Sportime Is a Hive of Activity

Trying to keep two undermanned sports going
Elizabeth Bistrian, who hopes to play field hockey in college, is, with her cousin, Lina Bistrian, overseeing girls lacrosse clinics at the Sportime Arena Saturday mornings through Feb. 17. Jack Graves

The Sportime Arena in Amagansett was a hive of activity Saturday morning as about a dozen pickleballers were playing that bang-bang game at the rear of the building, behind a scrim, while more than 30 girls were taking part in lacrosse clinics put on by Elizabeth and Lina Bistrian, cousins who have been East Hampton High School field hockey and lacrosse teammates these past four years.

Pickleball — Sportime has two courts, open for play to the public on Monday, Wednesday, and Saturday mornings — is a pared-down paddle cousin to tennis, though one needn’t be a tennis player, or old, to enjoy it. It is said to be popular with all ages. 

Points are generally decided in battles at the net (though one is forbidden when volleying to step within a seven-foot no-volley zone, commonly known as “the kitchen”). The scoring is a bit puzzling at first, though there are a number of experienced players at Sportime ready and willing to serve as guides to the perplexed.

A pickleball membership through mid-June costs $125. The drop-in fee is $15.

Back to girls lacrosse, the Bistrians in a letter not long ago to “fellow community members” said they’d been inspired to put on field hockey and lacrosse clinics “because we’ve seen that the number of students participating in these sports at the high school level has declined dramatically. . . . Our aim is to see that every girl in our community is given the opportunity to play, compete, and enjoy field hockey and lacrosse through equal access to all the necessary equipment and instruction.”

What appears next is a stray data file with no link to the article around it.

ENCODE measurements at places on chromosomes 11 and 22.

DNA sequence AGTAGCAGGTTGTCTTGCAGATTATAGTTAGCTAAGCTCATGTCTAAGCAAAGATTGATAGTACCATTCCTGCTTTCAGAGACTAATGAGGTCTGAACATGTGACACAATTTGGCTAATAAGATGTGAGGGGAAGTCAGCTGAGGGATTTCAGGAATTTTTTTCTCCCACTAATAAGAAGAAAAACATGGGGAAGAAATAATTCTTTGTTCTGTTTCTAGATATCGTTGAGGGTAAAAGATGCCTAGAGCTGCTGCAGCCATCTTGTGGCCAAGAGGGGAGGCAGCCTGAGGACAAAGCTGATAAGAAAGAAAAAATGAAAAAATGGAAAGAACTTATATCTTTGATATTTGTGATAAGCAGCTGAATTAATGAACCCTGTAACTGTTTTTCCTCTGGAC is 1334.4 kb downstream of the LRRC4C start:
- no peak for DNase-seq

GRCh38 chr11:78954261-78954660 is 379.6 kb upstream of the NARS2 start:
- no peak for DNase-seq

The Bonac seniors were especially interested in spreading the word in the Latino community here, and thus asked Claudia Quintana, a teacher and member of the Amagansett School Board, if she would translate their letter into Spanish, which she did. Jennifer Fowkes of the Bonac Booster Club, who has been collecting earmarked donations, had also been very helpful, Lina said, as, of course, Sportime had been too.

Sue De Lara and Tyler Jarvis saw to it that Sportime donated its space, Robyn Bramoff Mott, a field hockey and lacrosse (and girls basketball) coach at East Hampton High School, has volunteered her time, and equipment swaps and donations of equipment have enabled everyone to be outfitted.

The low-cost lacrosse clinics (the drop-in fee is $10), which the Bistrians, with some of their teammates, oversee, have attracted girls spanning kindergarten through the eighth grade.

“There was our group who always played, but we were seeing the numbers of younger players coming up dwindle,” Lina said in answer to a question. “In field hockey and lacrosse. That’s why we did this. Long Island is known for lacrosse, but not so many know about it on the East End.”

Moreover, she said, travel time to practice and play with travel teams up the Island — the Bistrians have played lacrosse for Team Elevate, based in Syosset — could be daunting, which is why she and Elizabeth would be happy, she said, if their clinics were to lead to the formation of a Police Athletic League girls lacrosse team here in the near future.

Their hope too is that community spirit here can continue to be nurtured generationally. “We watched our cousins play and cheered them on as we were growing up, and then it came to be our turn. We’d like to continue that — it’s the kind of thing that keeps a community together.”

“I’m letting the girls do it,” Coach Mott, whose 4-year-old daughter, Teagan, was one of the clinic-takers, said. “It was the same with the [Nov. 11 to Dec. 16] field hockey clinics. It’s exciting.”